Accounting for Spatial Sampling Effects in Regional Uncertainty Propagation Analysis
Gerard B.M. Heuvelink*, Dick J. Brus and Gertjan Reinds
Environmental Sciences Group, Wageningen University and Research Centre, Wageningen, the Netherlands
Abstract: Spatial uncertainty propagation analysis (UPA) aims at analysing how uncertainties in model inputs propagate through spatial models. Monte Carlo methods are often used, which estimate the output uncertainty by repeatedly running the model with inputs that are sampled from their probability distribution. Regional application of UPA usually means that the model output must be aggregated to a larger spatial support. For instance, decision makers may want to know the uncertainty about the annual nitrate leaching averaged over an entire region, whereas a model typically predicts the leaching for small plots. For models without spatial interactions there is no need to run the model at all points within the region of interest. A sufficiently large sample of locations may represent the region sufficiently well. The reduction in computational load can then be used to increase the number of Monte Carlo runs, which decreases the Monte Carlo sampling error. In this paper we analyse how a combination of analytical and numerical methods can be used to evaluate the errors introduced by Monte Carlo and spatial sampling. This is important to be able to correct for the bias inflicted by the spatial sampling, to determine how many model runs are needed to reach sufficiently accurate results and to determine the optimum ratio of the Monte Carlo and spatial sample sizes. Results are briefly illustrated with an UPA of a linear regression model that predicts the terrestrial nitrous-oxide emission for Europe.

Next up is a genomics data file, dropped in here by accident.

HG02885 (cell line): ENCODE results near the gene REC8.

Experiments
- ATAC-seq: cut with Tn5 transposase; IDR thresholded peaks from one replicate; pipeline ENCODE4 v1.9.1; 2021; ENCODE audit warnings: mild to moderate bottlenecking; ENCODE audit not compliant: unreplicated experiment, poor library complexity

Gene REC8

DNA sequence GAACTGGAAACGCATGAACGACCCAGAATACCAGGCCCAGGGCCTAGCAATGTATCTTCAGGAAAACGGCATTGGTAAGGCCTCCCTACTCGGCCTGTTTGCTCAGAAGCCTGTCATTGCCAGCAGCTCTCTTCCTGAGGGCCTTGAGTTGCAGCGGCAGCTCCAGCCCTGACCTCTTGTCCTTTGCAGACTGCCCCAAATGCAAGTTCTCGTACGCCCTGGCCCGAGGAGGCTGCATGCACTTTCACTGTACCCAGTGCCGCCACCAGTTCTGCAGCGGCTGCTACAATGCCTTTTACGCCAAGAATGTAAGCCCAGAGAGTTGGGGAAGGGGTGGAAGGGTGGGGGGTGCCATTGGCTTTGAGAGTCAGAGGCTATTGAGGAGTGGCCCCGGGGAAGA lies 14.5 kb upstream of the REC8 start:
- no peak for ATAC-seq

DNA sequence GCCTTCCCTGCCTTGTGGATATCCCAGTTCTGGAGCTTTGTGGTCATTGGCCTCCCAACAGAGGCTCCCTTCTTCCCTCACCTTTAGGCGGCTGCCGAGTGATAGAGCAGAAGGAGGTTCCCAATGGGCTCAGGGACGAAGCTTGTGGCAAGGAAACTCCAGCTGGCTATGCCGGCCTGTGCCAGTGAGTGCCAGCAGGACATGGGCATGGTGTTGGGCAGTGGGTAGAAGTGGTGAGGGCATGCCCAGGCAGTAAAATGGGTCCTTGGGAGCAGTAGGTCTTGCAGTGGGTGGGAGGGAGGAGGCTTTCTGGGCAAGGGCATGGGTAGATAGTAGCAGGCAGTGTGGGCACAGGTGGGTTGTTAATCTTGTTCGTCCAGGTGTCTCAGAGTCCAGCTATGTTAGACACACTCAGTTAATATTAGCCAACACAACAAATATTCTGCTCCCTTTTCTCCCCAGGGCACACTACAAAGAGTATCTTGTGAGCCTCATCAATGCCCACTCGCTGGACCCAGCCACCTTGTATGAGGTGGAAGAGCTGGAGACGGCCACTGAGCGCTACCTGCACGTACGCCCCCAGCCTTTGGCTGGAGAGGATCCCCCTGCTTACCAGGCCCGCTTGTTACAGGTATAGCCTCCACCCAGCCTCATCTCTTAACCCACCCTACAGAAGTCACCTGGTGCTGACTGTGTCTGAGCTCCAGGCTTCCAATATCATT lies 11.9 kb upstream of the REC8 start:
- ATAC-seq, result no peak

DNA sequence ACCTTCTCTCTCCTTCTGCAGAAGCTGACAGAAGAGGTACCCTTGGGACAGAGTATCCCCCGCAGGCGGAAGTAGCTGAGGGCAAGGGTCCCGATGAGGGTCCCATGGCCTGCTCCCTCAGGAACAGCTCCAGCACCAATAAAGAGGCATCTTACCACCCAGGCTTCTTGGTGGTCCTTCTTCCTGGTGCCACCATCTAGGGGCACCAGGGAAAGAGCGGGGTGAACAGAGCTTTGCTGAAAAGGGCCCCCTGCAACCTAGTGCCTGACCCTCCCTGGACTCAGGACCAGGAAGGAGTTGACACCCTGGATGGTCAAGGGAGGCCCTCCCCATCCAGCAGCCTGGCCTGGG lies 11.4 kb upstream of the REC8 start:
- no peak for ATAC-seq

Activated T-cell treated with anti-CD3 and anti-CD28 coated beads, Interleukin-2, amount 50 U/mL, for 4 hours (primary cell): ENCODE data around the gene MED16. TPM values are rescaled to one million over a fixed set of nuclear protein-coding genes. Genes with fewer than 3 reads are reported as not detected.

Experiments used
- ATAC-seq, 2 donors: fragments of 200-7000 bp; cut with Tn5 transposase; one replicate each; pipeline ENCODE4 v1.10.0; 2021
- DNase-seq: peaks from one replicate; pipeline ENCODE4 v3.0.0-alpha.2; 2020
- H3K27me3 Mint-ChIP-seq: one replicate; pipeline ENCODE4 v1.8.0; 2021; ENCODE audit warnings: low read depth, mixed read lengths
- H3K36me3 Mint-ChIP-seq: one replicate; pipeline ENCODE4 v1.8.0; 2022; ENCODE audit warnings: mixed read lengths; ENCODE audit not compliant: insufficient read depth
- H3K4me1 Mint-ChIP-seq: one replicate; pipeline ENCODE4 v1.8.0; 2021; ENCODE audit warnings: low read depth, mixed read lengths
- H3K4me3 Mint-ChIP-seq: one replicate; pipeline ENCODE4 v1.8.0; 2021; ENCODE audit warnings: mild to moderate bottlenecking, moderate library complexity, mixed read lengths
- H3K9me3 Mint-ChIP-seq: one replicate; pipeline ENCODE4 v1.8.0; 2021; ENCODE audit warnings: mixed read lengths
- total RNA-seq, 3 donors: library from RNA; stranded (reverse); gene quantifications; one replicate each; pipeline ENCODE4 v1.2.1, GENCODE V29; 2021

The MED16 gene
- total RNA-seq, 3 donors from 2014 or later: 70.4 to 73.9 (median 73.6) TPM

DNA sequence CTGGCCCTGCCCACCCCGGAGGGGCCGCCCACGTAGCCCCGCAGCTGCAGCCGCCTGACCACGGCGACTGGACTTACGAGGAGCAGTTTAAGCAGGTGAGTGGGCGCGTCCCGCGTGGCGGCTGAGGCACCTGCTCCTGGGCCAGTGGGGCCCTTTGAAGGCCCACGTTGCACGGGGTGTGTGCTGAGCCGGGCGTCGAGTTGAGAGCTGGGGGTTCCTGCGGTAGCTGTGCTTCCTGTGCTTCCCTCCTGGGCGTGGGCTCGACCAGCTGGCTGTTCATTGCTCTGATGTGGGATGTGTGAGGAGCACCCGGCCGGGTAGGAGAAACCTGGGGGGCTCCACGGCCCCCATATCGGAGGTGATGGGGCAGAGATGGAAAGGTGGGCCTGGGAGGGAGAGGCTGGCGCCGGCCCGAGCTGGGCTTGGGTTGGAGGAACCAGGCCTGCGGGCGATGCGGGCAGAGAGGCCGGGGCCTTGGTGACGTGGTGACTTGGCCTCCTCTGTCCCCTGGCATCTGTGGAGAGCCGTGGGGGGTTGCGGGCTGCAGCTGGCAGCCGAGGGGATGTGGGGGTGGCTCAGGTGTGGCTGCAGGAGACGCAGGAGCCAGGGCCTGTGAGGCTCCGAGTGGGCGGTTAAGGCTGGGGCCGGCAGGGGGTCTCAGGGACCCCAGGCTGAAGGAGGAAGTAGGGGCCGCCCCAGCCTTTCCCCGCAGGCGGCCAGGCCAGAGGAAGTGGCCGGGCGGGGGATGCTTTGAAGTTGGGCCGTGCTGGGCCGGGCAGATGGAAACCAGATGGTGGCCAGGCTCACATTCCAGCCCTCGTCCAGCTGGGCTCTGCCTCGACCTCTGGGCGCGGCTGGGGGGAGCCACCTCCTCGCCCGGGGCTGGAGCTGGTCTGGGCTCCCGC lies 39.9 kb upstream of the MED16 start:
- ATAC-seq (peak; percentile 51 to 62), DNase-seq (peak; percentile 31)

Keywords: spatial uncertainty analysis, sampling error, Monte Carlo error, optimization, spatial aggregation